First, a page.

Though the written word is powerful, nothing invokes authority more than the spoken word. Oral histories are by far the oldest way our species has maintained our stories. In the first entry to this collection of fabled tales from the Storyteller, we learn why the Storyteller rarely does things “by the book”. Instead by choosing to speak from the heart, he delivers a tale straight from his in this new anthology series from Boom Studios, Jim Henson’s Storyteller: Shapeshifters # 1.
Jim Henson’s StoryTeller:Shapeshifters # 1 (of Four)
The Children of Lir
Story by: Andre R. Frattino
Art by: Nori Retherford
Colors by: Kieran Quigley
Letters by: Jim Campbell
Every new entry into this iconic television series takes me back to Sunday evenings. As always Dog begins the story with his typical canine comedics. On this occassion he sets out to document the amazing stories…hopefully he chooses another title. The storyteller, preferring to keep his treasures close and safe, offers a tale of showing why such things as being known matter little in life.
One thing the Storyteller series always does well is to give us a glimpse into the legends and tales of other lands. Drawing upon a tale from Ireland, the Storyteller begins with the tale of the King Lir of the Tuatha De Dannan clan. The king wished to be known for conquest and in turn his eldest child Fionna, a daughter, saw this as the only true goal in life. Her brother’s Aodh, the next oldest, and the twins, Fiahra and Conn, do not share her nor their father’s spirit.
The loss of the Queen further divides the family and allows their Uncle the opportunity to seize the crown. Through magic he transforms the children to a flock of swan, I imagine their honking now mimics their constant bickering. The tale follows the children’s efforts to not only transform themselves physically but also in other ways.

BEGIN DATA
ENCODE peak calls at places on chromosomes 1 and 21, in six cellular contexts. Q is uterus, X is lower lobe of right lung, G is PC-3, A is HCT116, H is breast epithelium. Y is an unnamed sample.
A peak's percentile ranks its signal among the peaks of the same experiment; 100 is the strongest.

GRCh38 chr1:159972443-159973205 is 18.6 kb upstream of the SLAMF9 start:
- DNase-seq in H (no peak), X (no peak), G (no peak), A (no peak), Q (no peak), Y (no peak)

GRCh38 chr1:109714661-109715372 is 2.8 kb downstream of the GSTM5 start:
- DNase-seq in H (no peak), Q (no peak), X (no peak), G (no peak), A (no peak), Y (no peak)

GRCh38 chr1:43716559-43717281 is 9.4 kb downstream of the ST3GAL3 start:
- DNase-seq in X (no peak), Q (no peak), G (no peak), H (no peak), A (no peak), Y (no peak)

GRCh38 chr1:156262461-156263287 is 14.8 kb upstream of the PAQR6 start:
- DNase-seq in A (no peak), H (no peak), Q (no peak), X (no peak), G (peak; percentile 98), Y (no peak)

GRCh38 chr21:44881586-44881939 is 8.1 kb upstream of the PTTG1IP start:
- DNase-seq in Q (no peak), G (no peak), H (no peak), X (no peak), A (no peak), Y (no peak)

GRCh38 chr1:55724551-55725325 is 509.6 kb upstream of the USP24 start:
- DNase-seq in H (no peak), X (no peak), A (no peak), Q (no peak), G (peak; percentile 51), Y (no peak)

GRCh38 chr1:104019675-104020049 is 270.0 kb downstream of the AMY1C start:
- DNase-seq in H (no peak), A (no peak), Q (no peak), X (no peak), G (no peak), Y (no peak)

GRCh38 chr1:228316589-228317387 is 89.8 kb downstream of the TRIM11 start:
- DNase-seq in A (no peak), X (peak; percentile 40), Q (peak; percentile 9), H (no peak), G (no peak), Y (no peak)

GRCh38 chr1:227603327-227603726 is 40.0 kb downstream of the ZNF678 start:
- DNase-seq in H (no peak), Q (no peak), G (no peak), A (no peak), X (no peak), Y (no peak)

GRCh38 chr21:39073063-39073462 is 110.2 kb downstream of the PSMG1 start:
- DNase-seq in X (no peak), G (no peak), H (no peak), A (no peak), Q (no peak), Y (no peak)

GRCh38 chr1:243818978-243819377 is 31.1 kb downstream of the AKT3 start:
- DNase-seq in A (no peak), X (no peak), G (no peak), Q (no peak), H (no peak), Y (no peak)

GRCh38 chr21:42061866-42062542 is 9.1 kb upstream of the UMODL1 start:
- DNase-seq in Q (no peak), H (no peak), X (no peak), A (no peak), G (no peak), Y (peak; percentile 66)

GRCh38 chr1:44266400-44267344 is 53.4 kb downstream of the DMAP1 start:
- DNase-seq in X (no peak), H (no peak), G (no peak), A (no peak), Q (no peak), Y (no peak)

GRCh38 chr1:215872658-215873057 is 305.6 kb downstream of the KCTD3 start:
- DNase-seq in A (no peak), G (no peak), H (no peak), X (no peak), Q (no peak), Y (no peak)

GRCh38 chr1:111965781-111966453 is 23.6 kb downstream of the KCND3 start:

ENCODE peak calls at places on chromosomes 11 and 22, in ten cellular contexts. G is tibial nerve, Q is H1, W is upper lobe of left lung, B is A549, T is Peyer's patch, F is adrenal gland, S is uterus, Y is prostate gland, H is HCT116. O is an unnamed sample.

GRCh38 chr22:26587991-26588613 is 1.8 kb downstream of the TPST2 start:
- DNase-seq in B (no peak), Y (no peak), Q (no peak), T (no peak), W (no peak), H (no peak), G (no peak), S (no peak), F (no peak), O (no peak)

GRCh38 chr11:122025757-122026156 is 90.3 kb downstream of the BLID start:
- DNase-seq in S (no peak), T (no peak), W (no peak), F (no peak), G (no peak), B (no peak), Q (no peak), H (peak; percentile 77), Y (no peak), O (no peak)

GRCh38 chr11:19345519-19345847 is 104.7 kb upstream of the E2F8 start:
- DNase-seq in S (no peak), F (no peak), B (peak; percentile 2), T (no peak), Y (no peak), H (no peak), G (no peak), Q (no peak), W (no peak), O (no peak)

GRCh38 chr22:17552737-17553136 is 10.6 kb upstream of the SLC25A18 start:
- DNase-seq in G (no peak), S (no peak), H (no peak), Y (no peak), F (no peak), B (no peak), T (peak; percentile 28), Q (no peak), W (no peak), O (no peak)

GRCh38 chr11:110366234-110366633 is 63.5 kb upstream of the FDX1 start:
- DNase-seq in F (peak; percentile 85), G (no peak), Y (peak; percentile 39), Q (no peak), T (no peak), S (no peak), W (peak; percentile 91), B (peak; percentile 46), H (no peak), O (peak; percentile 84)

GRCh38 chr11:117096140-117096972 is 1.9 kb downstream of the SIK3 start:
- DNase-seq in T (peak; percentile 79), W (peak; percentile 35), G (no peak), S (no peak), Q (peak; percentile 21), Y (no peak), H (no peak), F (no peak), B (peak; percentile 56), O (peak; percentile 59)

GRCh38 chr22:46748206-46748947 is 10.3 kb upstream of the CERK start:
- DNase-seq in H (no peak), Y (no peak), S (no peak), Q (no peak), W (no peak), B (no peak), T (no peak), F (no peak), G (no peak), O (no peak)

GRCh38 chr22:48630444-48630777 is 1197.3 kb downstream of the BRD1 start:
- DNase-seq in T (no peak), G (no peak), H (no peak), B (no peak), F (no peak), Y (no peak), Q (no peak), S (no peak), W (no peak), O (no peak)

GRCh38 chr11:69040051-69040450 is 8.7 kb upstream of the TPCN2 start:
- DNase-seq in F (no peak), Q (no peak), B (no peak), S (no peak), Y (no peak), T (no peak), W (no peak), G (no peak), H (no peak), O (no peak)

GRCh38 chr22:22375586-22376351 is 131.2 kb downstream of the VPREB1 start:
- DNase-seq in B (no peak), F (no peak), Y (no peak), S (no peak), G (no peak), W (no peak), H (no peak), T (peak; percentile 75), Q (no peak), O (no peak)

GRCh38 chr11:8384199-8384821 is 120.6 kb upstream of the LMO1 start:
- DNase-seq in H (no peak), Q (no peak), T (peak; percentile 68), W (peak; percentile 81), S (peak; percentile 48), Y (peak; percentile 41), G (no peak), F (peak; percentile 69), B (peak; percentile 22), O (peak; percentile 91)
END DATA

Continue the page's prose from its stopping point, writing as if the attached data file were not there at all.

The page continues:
Andre Frattino crafts a story that is complete with most of the elements that made the series. The supernatural and fantasy levels are true to the Henson standard. Also, the story uses the environment to it’s advantage. This allows the natural elements to be as much as an adversary as the children’s uncle. This allows Nori Retherford and Kieran Quigley to present images of the Ireland meadows and coasts. In doing so this creates a real world connection to what some view as merely fantasy.
My only problem is the series seems less to do with this tale than the frame that surrounds it. The Storyteller’s tales always had a more ominous sense to me. Maybe it was due to my age at the time. What I do know is that since Ghosts I’ve noted a change in the tales tone. While Ghosts’s was ominous, warning against behaviors, Trickster’s felt more optimistic and observatory. I hope this series finds a way to meld the two as fear, even if fleeting has always felt like an integral part of the Storyteller’s tales.
I rarely miss an opportunity to cover anything with Henson in the title (sorry Muppet Babies reboot). It’s funny that in his tale the Storyteller hints at the problems that arise from that. A bound storyteller’s work is only for those who can access it. Or for corporations to chose when to pull it off the shelves. Thankfully there was a time that legacy and all it’s products (including the Storyteller) were shared freely. Choosing to build a family over fame isn’t always a popular decision…but it does make for a great story to tell.